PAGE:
United States of America, Plaintiff-appellee, v. Gary Norgaard, Defendant-appellant, 959 F.2d 136 (9th Cir. 1992)

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U.S. Court of Appeals for the Ninth Circuit - 959 F.2d 136 (9th Cir. 1992) Argued and Submitted Feb. 5, 1992. Decided March 13, 1992

Joe M. Quaintance, Tacoma, Wash., for defendant-appellant.

Jerald Olson, Asst. U.S. Atty., Seattle, Wash., for plaintiff-appellee.

Appeal from the United States District Court for the Western District of Washington.

Before HUG, NOONAN, and THOMPSON, Circuit Judges.

NOONAN, Circuit Judge:

Gary Duane Norgaard appeals the imposition of a sentence following the revocation of his probation, contending that the sentence violates a plea agreement with the United States. We agree with his contention and remand for resentencing.


In 1984 Norgaard entered into a plea agreement with the United States by which he agreed to plead guilty to a charge of possession of cocaine with intent to distribute in violation of 21 U.S.C. § 841(a) (1) and (b) (1) and to a charge of filing a false tax return in violation of 26 U.S.C. § 7206(1). The drug charge carried a maximum sentence of 15 years in prison and a fine of not more than $25,000. The tax charge carried a maximum penalty of three years imprisonment and a fine of $100,000. The plea agreement provided that if the court accepted it, pursuant to Federal Rules of Criminal Procedure 11(e), "any period of imprisonment on the drug charge shall run concurrent with any terms of imprisonment imposed on the tax charge" and that both terms of imprisonment would run concurrent to the federal sentence currently being served by the defendant. Norgaard agreed "to cooperate fully with any and all law enforcement agencies" and to provide true and complete information or testimony in the course of cooperating with the government.

The agreement was accepted by the court. Norgaard pleaded guilty to the two charges. He was sentenced to a six-year term of imprisonment and a special parole term following imprisonment on the drug charge. Sentence on the tax charge was suspended and Norgaard was placed on probation for five years, to commence when he was released from prison on the drug conviction.

Norgaard was released on August 28, 1988 from imprisonment on the drug charge and began to serve his probation. In January 1990 the federal authorities learned that he was involved in the distribution of marijuana and cocaine. Confronted by the government, Norgaard cooperated, ultimately pleading guilty to a single count of interstate travel in aid of racketeering in violation of 18 U.S.C. § 1952(a) (3). On July 13, 1989 he was sentenced on this charge, receiving a downward departure for substantial assistance to the government; the sentence was 24 months imprisonment, to be followed by three years of supervised release.

The United States then petitioned for revocation of his probation on the tax charge. The district court revoked the probation and sentenced him to three years imprisonment on the tax charge that had been the subject of the 1984 plea bargain.

Norgaard appeals, contending the plea agreement does not allow a sentence of imprisonment on the tax charge consecutive to the sentence on the drug charge. He further now objects to the imposition of probation in 1984 as another violation of the plea agreement.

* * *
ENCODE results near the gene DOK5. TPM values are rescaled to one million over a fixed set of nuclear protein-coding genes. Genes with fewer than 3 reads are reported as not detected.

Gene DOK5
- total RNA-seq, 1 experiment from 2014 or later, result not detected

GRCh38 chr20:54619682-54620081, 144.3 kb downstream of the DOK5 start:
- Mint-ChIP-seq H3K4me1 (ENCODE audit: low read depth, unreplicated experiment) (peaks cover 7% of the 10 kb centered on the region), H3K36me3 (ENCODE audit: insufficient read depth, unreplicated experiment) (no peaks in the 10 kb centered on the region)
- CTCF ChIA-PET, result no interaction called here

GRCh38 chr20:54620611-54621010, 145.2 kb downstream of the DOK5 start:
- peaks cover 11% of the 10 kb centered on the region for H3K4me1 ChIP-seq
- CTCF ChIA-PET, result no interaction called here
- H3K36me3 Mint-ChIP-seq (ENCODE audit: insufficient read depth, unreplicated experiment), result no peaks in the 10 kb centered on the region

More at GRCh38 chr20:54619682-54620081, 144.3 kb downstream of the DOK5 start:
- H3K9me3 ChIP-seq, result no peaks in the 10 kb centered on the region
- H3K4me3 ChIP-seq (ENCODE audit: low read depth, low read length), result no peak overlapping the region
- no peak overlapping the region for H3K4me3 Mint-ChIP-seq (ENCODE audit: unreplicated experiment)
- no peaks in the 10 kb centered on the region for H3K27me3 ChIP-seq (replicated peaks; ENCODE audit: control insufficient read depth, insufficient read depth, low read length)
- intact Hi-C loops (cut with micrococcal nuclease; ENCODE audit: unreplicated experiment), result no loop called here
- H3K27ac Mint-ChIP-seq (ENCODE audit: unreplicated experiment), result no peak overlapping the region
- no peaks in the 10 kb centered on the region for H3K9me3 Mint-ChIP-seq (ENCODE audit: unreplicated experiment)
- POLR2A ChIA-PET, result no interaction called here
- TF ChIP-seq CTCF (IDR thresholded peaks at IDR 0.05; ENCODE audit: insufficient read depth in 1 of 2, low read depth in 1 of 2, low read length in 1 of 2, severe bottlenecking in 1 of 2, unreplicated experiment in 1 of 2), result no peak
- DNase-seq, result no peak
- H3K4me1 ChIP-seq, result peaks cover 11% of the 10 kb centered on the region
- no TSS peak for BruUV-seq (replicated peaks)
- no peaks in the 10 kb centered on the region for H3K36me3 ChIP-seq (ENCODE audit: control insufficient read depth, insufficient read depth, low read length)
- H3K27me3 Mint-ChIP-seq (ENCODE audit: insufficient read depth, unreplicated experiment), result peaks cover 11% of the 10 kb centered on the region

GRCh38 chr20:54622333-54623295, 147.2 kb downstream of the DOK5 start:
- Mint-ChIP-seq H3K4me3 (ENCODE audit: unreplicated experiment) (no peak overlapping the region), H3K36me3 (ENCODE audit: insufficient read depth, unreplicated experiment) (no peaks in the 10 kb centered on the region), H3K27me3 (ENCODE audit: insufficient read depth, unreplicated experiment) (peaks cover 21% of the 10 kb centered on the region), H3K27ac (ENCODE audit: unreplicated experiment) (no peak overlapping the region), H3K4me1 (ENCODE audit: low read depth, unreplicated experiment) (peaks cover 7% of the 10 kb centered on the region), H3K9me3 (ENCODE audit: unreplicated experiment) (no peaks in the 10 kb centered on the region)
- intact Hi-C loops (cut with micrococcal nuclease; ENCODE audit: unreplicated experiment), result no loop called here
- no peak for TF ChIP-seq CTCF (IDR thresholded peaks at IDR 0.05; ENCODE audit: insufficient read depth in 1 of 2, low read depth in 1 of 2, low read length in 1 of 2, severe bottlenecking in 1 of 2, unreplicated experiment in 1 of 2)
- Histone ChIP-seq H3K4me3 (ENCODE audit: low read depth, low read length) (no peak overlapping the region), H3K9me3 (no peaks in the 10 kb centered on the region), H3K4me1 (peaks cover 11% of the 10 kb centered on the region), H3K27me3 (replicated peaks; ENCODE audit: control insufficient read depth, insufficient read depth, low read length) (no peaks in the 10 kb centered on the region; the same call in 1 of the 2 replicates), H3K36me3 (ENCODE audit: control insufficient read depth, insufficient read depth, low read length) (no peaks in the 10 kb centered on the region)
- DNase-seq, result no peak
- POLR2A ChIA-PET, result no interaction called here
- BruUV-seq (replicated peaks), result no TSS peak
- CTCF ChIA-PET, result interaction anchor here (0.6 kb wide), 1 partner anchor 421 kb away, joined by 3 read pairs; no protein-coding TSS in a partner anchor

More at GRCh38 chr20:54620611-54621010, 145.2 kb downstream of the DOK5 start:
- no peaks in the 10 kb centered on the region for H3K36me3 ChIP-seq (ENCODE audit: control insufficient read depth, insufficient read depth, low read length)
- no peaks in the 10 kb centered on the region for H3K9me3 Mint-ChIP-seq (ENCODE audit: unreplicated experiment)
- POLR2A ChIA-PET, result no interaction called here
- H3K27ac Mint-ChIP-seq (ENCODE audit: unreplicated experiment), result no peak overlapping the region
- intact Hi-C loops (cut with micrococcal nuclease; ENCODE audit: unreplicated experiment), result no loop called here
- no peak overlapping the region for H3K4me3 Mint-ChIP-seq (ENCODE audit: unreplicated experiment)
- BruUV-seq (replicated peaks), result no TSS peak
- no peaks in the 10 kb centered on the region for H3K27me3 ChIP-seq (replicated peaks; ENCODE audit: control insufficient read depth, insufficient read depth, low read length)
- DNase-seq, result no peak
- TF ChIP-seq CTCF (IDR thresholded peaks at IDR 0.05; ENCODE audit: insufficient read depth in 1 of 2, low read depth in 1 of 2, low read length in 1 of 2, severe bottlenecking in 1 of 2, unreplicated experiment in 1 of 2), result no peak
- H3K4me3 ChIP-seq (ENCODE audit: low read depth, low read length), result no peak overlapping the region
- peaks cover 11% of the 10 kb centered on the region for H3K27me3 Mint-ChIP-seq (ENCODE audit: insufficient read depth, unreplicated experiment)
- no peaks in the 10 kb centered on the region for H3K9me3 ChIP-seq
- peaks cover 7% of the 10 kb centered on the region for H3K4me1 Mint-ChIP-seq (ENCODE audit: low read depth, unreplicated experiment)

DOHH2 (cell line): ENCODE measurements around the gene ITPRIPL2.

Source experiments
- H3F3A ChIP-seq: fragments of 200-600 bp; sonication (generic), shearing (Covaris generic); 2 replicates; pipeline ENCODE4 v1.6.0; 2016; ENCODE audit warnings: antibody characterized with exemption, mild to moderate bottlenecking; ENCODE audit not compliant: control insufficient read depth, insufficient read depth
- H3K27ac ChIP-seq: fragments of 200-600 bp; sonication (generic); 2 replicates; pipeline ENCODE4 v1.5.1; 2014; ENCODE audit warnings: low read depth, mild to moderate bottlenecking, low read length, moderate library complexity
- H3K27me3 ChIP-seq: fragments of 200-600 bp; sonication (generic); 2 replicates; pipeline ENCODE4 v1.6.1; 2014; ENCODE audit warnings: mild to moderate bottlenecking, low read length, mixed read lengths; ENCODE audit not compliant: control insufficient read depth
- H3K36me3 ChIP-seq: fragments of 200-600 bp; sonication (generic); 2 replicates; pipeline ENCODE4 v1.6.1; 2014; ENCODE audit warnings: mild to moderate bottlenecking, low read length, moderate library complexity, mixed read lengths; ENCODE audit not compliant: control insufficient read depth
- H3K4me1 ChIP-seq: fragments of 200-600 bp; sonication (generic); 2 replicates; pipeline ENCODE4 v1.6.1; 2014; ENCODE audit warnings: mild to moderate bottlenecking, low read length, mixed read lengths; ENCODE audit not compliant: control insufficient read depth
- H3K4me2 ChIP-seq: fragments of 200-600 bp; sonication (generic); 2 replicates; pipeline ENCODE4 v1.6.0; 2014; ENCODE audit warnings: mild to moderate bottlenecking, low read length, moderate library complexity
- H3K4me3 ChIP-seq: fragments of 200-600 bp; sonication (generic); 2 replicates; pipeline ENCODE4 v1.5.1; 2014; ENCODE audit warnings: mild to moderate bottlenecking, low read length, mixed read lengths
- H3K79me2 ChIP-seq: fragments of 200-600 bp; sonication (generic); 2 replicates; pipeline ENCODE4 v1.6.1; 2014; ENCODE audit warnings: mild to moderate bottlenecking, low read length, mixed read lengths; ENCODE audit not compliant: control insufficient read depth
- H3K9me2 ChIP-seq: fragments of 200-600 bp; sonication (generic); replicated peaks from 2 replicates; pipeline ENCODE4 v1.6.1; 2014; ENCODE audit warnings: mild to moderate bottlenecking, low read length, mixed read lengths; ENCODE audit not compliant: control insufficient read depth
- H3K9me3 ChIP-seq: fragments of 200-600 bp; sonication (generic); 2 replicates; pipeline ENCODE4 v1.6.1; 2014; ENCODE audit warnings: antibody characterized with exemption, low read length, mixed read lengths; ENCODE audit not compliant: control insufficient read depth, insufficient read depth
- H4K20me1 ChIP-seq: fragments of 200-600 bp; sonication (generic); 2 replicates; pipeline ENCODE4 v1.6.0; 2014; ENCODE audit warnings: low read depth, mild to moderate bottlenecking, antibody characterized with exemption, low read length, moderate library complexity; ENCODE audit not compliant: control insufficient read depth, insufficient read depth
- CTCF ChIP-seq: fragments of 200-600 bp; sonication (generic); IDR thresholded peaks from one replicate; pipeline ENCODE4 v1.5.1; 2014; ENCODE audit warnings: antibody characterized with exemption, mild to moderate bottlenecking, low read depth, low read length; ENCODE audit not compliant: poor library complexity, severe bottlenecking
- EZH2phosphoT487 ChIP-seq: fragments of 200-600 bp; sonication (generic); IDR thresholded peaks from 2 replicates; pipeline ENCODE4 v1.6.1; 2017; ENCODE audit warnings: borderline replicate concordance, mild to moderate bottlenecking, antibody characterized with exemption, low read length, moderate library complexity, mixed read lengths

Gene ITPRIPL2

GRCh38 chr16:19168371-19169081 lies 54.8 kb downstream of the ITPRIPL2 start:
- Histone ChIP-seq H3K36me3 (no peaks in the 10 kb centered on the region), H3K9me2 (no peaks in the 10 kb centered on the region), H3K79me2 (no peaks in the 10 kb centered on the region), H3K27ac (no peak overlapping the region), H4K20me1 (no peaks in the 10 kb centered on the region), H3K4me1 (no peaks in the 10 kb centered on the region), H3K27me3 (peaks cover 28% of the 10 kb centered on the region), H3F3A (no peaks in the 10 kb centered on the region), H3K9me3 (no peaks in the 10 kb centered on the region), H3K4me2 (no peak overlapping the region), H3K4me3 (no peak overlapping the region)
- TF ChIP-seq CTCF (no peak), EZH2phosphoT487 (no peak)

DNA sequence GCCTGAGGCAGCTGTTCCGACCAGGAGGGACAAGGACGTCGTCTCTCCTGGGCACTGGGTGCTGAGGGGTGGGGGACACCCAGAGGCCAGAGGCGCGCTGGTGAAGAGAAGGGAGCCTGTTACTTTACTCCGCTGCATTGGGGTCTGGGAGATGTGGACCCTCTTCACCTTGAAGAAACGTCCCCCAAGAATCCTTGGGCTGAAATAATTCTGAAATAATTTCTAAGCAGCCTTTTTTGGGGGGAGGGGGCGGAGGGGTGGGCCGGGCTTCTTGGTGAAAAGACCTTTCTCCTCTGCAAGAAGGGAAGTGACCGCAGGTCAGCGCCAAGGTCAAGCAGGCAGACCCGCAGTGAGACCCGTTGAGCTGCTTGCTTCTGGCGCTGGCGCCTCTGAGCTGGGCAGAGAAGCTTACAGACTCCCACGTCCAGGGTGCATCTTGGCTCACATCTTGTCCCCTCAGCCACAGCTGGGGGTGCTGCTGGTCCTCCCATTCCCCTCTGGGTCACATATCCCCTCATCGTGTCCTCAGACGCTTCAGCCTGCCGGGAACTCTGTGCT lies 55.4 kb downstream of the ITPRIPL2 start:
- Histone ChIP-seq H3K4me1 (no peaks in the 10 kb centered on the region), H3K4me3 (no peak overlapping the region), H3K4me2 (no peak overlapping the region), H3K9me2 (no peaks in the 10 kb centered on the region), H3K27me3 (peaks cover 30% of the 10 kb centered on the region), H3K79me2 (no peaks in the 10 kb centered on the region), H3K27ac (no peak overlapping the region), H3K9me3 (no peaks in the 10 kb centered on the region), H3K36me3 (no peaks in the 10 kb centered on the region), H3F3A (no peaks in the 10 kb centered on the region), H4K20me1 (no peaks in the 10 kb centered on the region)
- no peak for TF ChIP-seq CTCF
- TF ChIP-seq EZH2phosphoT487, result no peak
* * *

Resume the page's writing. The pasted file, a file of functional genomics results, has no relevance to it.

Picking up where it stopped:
The plea agreement did not mention probation; however, at the time of Norgaard's sentencing in 1984, he made no objection to the imposition of probation. The case is distinguishable from United States v. Kamer, 781 F.2d 1380, 1388 (9th Cir.), cert. denied, 479 U.S. 819, 107 S. Ct. 80, 93 L. Ed. 2d 35 (1986). In Kamer, Kamer's immediate challenge to probation confirmed his contention that the omission of probation in the plea agreement was intentional, so that the imposition of probation violated the agreement. In Norgaard's case the expectation was otherwise. He did not challenge his probation when he sought, and was denied, a reduction of sentence. He did not challenge his probation when he attempted, and failed, to remove the special parole term from his drug conviction. He did not challenge his probation when he signed his conditions of probation for the probation office. It is, therefore, reasonable to conclude that he understood that probation was within the terms of the plea agreement.

The sentence for imprisonment after his violation of probation was, however, not permissible. His sentence on the tax count had been suspended. When a sentence is suspended, no sentence exists until one is imposed. United States v. McDonald, 611 F.2d 1291, 1295 (9th Cir. 1980). When his probation was revoked the case reverted to its status at the time probation was granted. United States v. Foster, 904 F.2d 20, 21 (9th Cir. 1990). The court was then bound by the contract that the United States had entered. United States v. Sutton, 794 F.2d 1415, 1423 (9th Cir. 1986). The only sentence of imprisonment the court could impose had to be concurrent with the sentence imposed on the drug charge. Since Norgaard had already served the full term of imprisonment on his sentence on the drug charge, no sentence of imprisonment could be imposed for the tax charge.

This conclusion is awkward because it means that the court could, at most, impose a fine for the violation of the probation after the sentence on the drug charge had been served. There was almost no teeth in the order of probation. Nonetheless, this was the bargain the government made and the court accepted and that now must be kept.